As project managers, we have to pull information that is both broad and deep out of our constituents. We can’t expect them to “push” information to us proactively and package it the way we want. Here are seven ways to minimize your burden of information “pull” when working with stakeholders.
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We live in a media-rich environment dominated by videos, pumping music and entertaining dance moves, so gaining attention for our communications these days is extremely difficult. Project managers need to up their game to get noticed.
What many hoped would be a field of dreams in a local community turned into a field of reams after backlash from the public due to poor communications. How can you turn this foul ball of a public sector project into a home run?
How can you optimize communication with stakeholders during a project? From building consensus to effective messaging to diffusing conflict, here are six skills every leader must exhibit.
With distributed teams now common, the ability of the project manager to maintain strong communication links with all team members—at all times—is critical. Are you keeping the pulse of your project’s players? Here's a reminder to say "hey"...even if you don't think you need to.
Question: While the way we exchange information in meetings is important, are there guidelines and examples of ways to have people work together if they are not in IT—or in a cubicle? Some manufacturing workplaces are loud and action packed and need creative ways to exchange data and ideas. Can you help me?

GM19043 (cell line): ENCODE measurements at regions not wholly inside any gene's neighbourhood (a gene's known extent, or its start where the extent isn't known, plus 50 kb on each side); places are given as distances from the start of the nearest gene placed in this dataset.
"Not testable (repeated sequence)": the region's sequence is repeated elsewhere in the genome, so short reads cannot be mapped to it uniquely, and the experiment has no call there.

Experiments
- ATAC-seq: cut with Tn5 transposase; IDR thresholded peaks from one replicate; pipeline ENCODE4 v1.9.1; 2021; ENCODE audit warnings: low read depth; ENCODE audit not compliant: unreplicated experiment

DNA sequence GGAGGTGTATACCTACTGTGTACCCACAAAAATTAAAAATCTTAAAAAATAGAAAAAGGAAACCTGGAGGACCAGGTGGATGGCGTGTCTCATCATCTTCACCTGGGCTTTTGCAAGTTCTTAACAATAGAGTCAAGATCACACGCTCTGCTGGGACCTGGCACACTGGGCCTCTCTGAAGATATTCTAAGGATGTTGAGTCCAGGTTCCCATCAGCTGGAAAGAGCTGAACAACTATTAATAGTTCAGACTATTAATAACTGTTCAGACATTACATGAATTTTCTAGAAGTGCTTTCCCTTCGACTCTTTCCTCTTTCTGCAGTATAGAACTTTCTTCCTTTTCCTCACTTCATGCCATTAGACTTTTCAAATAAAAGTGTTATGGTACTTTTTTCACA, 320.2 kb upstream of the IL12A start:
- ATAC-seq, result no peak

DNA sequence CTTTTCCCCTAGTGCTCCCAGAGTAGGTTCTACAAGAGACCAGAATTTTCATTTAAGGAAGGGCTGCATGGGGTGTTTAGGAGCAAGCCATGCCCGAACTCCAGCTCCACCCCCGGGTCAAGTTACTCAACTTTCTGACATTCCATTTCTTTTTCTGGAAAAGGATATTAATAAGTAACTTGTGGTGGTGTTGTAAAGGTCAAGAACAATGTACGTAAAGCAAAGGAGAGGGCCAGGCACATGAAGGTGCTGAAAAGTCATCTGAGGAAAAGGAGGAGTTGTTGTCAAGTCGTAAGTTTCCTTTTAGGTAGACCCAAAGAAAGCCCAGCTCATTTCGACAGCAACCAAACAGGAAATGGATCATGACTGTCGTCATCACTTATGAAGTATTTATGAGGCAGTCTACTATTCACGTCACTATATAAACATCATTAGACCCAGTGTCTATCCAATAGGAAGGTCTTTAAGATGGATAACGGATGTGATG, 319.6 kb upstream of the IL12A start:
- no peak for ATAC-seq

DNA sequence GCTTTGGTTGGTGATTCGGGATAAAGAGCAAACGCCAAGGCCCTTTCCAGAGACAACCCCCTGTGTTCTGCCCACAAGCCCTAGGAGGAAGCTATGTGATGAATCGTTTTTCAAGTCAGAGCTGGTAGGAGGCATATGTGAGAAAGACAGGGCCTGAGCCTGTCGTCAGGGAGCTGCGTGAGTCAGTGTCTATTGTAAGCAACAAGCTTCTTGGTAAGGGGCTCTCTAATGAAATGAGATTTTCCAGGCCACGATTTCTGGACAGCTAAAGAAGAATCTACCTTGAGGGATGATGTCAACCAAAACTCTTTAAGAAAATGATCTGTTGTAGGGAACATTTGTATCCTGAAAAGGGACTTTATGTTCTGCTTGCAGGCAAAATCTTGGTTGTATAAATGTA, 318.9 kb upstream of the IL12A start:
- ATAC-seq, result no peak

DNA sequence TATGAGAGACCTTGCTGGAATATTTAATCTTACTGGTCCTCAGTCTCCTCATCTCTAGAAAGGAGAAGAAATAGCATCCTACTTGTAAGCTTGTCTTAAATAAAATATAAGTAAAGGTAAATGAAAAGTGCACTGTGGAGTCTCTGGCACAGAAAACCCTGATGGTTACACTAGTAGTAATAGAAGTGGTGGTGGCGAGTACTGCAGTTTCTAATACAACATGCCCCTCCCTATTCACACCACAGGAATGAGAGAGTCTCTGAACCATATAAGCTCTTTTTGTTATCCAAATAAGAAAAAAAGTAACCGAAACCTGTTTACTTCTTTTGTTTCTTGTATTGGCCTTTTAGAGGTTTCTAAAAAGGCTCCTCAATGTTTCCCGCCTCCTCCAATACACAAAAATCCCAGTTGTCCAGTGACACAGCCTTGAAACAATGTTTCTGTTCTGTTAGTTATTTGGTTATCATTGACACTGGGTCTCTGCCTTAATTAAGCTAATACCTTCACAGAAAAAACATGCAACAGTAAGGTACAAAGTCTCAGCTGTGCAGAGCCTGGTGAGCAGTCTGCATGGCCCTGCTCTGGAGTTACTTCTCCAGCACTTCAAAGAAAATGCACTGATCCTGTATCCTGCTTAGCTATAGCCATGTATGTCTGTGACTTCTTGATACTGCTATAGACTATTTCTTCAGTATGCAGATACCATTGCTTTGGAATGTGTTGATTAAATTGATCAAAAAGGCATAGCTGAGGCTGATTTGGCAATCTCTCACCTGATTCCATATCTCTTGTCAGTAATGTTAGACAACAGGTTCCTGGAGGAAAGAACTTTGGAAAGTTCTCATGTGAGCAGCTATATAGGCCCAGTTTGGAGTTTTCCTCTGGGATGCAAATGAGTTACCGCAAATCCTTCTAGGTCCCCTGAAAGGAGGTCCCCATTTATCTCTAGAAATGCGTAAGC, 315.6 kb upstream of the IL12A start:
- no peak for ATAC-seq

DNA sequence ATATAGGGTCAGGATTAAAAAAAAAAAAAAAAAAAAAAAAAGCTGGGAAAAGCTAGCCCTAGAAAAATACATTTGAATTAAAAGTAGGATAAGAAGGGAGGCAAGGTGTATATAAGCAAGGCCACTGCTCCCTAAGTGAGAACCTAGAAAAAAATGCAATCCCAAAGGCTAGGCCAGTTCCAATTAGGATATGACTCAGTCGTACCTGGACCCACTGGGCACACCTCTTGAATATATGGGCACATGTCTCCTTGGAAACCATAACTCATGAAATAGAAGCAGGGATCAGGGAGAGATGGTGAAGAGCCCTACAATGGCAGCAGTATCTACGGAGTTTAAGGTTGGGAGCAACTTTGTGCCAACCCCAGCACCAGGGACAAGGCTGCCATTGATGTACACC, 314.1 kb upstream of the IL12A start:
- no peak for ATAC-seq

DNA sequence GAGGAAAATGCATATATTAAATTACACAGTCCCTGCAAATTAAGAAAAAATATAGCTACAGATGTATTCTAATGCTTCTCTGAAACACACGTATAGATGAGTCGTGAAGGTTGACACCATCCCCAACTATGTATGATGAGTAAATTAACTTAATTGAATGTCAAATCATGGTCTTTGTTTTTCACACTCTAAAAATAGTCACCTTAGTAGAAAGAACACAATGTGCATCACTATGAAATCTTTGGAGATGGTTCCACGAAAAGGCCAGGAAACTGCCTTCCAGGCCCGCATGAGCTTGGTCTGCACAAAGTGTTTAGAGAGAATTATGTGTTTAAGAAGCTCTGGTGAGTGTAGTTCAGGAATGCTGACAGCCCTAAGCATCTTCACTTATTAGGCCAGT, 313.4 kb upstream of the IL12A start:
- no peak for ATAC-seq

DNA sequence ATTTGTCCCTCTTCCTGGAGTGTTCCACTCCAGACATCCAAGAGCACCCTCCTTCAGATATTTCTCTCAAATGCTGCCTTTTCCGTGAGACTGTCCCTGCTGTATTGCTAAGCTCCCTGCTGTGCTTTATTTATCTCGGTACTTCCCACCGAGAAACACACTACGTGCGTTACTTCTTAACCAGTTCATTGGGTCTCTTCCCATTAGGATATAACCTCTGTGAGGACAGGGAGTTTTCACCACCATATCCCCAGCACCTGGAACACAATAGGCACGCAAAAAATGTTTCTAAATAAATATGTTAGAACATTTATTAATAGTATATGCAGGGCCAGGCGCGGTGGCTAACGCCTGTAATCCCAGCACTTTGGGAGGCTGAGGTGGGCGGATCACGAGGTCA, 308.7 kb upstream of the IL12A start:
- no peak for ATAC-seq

Project managers are increasingly becoming stakeholders in the achievement of business outcomes for their projects—and being exposed to more business leaders. How can they effectively communicate with those leaders in a number of different ways?
From World War II to the world of gaming, communication errors have led to company problems and tragedies. You'll be better positioned to communicate more effectively if you can learn from these four anti-examples.
It is easy to say that communication is important, but it’s incredibly hard to do it well...and consistently. There are a number of reasons for this—not the least of which is that what constitutes effective communication is in the eye of the beholder.
Communication problems make solving performance problems more difficult. Know when to stop a root cause analysis to identify and deal with special individual communication issues. These five tips can help.